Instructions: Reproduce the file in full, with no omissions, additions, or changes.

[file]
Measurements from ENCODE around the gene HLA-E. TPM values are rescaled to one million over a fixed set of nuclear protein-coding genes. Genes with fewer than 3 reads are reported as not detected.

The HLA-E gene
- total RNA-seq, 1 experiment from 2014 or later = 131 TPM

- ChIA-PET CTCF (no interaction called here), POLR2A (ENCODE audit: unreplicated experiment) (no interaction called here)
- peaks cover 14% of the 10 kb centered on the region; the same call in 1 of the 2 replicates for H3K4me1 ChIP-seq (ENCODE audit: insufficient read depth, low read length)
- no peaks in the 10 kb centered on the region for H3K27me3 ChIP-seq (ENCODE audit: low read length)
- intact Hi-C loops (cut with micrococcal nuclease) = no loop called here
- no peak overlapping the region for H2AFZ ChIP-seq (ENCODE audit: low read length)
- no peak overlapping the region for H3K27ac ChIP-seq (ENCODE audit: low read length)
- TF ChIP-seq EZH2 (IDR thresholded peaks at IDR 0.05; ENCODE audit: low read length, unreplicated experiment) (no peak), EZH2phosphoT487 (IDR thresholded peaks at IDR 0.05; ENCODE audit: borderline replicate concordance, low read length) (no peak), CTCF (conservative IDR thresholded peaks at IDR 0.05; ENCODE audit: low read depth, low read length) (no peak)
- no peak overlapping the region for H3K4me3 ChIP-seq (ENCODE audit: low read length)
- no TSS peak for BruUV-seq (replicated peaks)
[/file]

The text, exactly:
Measurements from ENCODE around the gene HLA-E. TPM values are rescaled to one million over a fixed set of nuclear protein-coding genes. Genes with fewer than 3 reads are reported as not detected.

The HLA-E gene
- total RNA-seq, 1 experiment from 2014 or later = 131 TPM

- ChIA-PET CTCF (no interaction called here), POLR2A (ENCODE audit: unreplicated experiment) (no interaction called here)
- peaks cover 14% of the 10 kb centered on the region; the same call in 1 of the 2 replicates for H3K4me1 ChIP-seq (ENCODE audit: insufficient read depth, low read length)
- no peaks in the 10 kb centered on the region for H3K27me3 ChIP-seq (ENCODE audit: low read length)
- intact Hi-C loops (cut with micrococcal nuclease) = no loop called here
- no peak overlapping the region for H2AFZ ChIP-seq (ENCODE audit: low read length)
- no peak overlapping the region for H3K27ac ChIP-seq (ENCODE audit: low read length)
- TF ChIP-seq EZH2 (IDR thresholded peaks at IDR 0.05; ENCODE audit: low read length, unreplicated experiment) (no peak), EZH2phosphoT487 (IDR thresholded peaks at IDR 0.05; ENCODE audit: borderline replicate concordance, low read length) (no peak), CTCF (conservative IDR thresholded peaks at IDR 0.05; ENCODE audit: low read depth, low read length) (no peak)
- no peak overlapping the region for H3K4me3 ChIP-seq (ENCODE audit: low read length)
- no TSS peak for BruUV-seq (replicated peaks)